The Calvinistic streak in my psyche has been prodding me incessantly these past few weeks suggesting that “we are bound to pay for this excellent autumn weather”! I am attempting to ignore the meteorological prophets of doom. However, it is great to be able to report how well the countryside is looking.

Most oilseed rape crops have established well and where pre- or early post-emergence herbicides have been applied, these have worked well. Those growers who have held back to use propyzamide and/or carbetamide may struggle to find any exposed soil on which to apply these products. Mind you, the soil temperature is maybe a bit on the high side at present. Hopefully, the thick crops will prevent pigeons from having runways to land on. Slugs are currently not an issue, but growth regulation alongside light leaf spot/phoma prevention is a priority.

Ever grateful for the absence of blackgrass in this area, weed control in barley and wheat has revolved around a combination of diflufenican, chlorotoluron, picolinafen and pendimethalin. There has been adequate moisture so the residual partners should perform well and contact activity has been good. In the main, it is only the winter wheats after potatoes, either drilled or awaiting field clearance to be drilled, that have to be dealt with. An insecticide along with the weedkiller should mop up any barley yellow dwarf virus (BYDV) carrying aphids.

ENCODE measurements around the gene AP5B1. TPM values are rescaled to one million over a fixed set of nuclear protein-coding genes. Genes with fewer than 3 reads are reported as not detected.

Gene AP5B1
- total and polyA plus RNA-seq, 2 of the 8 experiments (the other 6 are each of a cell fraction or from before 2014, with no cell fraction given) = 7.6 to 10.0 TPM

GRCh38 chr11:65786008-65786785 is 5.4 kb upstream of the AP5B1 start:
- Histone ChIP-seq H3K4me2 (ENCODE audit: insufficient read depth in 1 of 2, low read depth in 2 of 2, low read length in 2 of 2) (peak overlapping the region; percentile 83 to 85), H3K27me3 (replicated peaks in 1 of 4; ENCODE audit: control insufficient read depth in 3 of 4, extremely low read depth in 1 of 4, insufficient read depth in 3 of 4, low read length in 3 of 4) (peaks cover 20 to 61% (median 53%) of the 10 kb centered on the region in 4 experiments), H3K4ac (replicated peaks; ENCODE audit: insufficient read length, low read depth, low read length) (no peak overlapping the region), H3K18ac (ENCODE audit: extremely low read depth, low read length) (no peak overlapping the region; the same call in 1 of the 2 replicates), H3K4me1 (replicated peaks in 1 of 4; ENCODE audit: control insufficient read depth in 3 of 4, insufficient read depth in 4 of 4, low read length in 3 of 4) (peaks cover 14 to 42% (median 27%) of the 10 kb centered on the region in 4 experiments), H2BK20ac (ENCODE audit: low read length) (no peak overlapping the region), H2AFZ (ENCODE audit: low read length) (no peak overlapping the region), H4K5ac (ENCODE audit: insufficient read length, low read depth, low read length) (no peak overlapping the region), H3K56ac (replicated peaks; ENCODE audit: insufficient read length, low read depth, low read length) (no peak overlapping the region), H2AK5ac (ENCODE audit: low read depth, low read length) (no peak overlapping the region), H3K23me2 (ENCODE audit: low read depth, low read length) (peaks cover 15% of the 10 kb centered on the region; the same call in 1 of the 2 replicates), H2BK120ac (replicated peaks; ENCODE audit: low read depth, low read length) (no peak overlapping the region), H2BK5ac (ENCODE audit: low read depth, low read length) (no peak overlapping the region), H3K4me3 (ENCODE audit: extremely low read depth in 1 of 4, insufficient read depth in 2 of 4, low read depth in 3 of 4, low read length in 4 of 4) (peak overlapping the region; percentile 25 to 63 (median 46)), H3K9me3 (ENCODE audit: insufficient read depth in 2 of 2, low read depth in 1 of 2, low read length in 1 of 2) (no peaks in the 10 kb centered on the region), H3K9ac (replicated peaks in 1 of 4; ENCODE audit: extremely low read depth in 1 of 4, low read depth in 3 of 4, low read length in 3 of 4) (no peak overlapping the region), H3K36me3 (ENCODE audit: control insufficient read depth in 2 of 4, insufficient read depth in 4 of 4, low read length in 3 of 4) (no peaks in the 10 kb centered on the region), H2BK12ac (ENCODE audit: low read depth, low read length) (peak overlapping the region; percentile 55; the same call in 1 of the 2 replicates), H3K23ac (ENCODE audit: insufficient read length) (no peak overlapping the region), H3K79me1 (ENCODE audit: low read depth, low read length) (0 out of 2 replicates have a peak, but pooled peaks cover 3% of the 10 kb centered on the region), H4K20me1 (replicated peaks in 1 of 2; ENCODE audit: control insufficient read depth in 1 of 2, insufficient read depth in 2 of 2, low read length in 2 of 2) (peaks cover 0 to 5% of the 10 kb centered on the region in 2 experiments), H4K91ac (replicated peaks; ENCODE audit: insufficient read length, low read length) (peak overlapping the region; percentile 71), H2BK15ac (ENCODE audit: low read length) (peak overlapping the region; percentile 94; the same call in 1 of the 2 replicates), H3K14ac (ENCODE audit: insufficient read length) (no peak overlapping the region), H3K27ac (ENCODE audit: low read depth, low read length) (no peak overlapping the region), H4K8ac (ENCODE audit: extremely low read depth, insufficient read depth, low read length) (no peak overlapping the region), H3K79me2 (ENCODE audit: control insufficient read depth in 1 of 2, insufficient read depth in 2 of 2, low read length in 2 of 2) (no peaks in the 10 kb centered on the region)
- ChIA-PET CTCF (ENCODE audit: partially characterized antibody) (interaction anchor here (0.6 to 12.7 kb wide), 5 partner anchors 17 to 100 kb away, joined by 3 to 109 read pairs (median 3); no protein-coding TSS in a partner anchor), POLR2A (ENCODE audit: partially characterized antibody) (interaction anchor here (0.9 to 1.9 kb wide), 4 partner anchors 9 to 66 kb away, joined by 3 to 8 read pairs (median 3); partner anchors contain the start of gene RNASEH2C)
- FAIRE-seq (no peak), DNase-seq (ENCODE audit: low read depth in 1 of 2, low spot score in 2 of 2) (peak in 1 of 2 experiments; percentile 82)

Thankfully both wheats and barleys having been sown in near perfect conditions, are looking well and are not showing undue signs of stress. With soils remaining reasonably dry, despite a bit of rain last week, it is hoped that crops will establish a big root system to capture all of the nutrients planned for spring application.

The potato harvest is over for many growers, although some with large acreages now have to cope with a bit more moisture, but nothing to compare with last autumn’s war of attrition. Lifting conditions have been good with not much soil ending up in store. This should aid store management.